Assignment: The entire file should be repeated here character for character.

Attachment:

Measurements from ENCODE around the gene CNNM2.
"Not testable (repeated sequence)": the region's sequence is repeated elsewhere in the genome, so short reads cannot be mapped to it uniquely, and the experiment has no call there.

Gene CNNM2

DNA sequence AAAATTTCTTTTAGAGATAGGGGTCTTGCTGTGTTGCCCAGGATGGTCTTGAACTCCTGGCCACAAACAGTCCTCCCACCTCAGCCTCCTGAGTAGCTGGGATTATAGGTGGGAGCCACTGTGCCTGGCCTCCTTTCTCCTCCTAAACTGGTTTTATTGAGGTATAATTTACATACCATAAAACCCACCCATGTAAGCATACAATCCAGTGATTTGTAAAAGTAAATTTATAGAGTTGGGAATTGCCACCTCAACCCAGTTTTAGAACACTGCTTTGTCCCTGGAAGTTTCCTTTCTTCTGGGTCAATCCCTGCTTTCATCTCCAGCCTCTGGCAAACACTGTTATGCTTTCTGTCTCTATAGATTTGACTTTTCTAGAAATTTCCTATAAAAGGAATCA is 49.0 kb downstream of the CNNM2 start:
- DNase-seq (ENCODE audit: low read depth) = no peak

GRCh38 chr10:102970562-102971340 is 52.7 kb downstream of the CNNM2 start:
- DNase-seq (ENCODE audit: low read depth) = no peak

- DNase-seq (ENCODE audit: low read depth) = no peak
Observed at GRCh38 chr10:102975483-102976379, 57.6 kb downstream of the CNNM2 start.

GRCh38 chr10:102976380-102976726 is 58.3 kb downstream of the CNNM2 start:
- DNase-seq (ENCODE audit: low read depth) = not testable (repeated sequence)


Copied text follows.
Measurements from ENCODE around the gene CNNM2.
"Not testable (repeated sequence)": the region's sequence is repeated elsewhere in the genome, so short reads cannot be mapped to it uniquely, and the experiment has no call there.

Gene CNNM2

DNA sequence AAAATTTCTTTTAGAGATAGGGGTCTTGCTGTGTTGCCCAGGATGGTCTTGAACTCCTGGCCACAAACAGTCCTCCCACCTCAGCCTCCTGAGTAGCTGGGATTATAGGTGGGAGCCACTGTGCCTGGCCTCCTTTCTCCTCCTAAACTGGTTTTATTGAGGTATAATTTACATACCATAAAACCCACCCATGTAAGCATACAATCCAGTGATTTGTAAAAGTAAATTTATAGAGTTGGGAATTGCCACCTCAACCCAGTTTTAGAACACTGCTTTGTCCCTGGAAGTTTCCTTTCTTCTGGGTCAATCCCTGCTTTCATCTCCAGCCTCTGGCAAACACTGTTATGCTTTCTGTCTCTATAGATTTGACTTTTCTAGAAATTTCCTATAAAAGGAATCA is 49.0 kb downstream of the CNNM2 start:
- DNase-seq (ENCODE audit: low read depth) = no peak

GRCh38 chr10:102970562-102971340 is 52.7 kb downstream of the CNNM2 start:
- DNase-seq (ENCODE audit: low read depth) = no peak

- DNase-seq (ENCODE audit: low read depth) = no peak
Observed at GRCh38 chr10:102975483-102976379, 57.6 kb downstream of the CNNM2 start.

GRCh38 chr10:102976380-102976726 is 58.3 kb downstream of the CNNM2 start:
- DNase-seq (ENCODE audit: low read depth) = not testable (repeated sequence)